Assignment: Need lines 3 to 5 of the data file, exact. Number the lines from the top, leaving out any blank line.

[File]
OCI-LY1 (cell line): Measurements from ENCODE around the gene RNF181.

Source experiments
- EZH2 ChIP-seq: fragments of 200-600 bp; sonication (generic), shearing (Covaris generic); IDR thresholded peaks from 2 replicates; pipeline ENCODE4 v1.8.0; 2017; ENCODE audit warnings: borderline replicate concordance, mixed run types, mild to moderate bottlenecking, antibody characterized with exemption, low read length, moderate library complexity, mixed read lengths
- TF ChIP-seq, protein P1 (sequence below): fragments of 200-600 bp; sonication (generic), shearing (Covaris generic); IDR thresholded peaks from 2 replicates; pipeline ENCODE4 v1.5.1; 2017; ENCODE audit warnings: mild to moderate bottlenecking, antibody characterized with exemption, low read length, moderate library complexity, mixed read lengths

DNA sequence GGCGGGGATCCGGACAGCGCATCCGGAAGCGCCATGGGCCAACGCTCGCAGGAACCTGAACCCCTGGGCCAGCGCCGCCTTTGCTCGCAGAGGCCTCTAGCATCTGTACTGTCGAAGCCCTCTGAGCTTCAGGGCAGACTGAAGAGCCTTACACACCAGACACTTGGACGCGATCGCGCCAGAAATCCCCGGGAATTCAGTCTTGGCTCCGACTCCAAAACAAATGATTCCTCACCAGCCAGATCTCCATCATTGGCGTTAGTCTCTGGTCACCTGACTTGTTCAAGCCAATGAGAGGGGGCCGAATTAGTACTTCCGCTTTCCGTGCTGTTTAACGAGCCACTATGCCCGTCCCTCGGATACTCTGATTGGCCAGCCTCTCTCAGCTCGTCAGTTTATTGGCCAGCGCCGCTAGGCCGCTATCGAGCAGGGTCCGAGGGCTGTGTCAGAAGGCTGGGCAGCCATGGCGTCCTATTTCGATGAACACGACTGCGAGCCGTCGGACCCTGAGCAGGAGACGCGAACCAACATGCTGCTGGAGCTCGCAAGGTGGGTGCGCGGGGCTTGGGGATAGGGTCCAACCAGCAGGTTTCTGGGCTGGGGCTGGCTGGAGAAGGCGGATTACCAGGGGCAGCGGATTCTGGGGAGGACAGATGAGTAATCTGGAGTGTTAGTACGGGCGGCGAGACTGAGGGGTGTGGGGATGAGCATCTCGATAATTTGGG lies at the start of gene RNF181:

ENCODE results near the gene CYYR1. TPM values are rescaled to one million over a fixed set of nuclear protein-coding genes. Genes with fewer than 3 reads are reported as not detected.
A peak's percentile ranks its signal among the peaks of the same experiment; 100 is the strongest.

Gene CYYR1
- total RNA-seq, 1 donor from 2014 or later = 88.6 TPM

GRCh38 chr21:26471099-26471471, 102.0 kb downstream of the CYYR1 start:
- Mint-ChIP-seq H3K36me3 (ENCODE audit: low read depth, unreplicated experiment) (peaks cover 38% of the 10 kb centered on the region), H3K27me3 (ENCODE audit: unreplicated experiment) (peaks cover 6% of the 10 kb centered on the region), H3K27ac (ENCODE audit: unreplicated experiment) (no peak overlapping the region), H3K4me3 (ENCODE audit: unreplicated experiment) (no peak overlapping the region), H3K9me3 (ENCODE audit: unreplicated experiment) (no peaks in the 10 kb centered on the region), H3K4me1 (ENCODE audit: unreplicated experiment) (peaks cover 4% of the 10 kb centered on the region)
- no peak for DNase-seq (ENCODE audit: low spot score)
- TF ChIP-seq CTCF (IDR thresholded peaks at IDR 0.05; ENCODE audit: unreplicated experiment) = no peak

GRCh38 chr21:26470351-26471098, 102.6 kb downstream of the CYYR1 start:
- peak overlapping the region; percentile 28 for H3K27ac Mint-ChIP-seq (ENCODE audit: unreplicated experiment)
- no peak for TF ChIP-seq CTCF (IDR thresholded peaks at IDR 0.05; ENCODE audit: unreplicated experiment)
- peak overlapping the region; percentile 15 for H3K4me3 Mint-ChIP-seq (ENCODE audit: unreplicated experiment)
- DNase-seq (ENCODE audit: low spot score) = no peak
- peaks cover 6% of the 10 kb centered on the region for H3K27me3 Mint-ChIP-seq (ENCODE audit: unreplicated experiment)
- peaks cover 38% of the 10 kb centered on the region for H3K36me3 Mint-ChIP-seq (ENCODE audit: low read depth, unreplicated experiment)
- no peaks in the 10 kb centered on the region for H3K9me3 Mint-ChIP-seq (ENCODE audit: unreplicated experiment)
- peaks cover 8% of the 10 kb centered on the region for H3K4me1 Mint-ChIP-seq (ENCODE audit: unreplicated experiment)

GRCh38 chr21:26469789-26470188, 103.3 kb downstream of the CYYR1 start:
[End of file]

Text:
- EZH2 ChIP-seq: fragments of 200-600 bp; sonication (generic), shearing (Covaris generic); IDR thresholded peaks from 2 replicates; pipeline ENCODE4 v1.8.0; 2017; ENCODE audit warnings: borderline replicate concordance, mixed run types, mild to moderate bottlenecking, antibody characterized with exemption, low read length, moderate library complexity, mixed read lengths
- TF ChIP-seq, protein P1 (sequence below): fragments of 200-600 bp; sonication (generic), shearing (Covaris generic); IDR thresholded peaks from 2 replicates; pipeline ENCODE4 v1.5.1; 2017; ENCODE audit warnings: mild to moderate bottlenecking, antibody characterized with exemption, low read length, moderate library complexity, mixed read lengths

DNA sequence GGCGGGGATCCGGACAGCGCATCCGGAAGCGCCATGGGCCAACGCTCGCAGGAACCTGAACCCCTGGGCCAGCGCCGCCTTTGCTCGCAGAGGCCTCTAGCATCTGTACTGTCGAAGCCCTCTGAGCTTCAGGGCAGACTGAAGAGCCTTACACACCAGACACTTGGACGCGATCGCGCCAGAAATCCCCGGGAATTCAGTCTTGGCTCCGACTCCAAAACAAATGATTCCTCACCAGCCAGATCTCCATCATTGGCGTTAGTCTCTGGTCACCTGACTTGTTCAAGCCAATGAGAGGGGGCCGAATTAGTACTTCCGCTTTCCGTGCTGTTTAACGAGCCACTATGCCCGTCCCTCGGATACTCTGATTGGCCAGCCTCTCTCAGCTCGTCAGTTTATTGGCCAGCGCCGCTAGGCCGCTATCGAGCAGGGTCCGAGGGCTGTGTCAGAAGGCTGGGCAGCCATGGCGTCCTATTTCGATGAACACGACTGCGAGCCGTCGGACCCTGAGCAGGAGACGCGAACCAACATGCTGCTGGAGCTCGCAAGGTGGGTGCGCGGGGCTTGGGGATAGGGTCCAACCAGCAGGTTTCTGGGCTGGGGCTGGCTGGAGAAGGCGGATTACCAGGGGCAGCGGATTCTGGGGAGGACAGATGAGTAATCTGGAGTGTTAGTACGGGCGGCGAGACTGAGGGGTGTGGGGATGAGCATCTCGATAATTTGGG lies at the start of gene RNF181: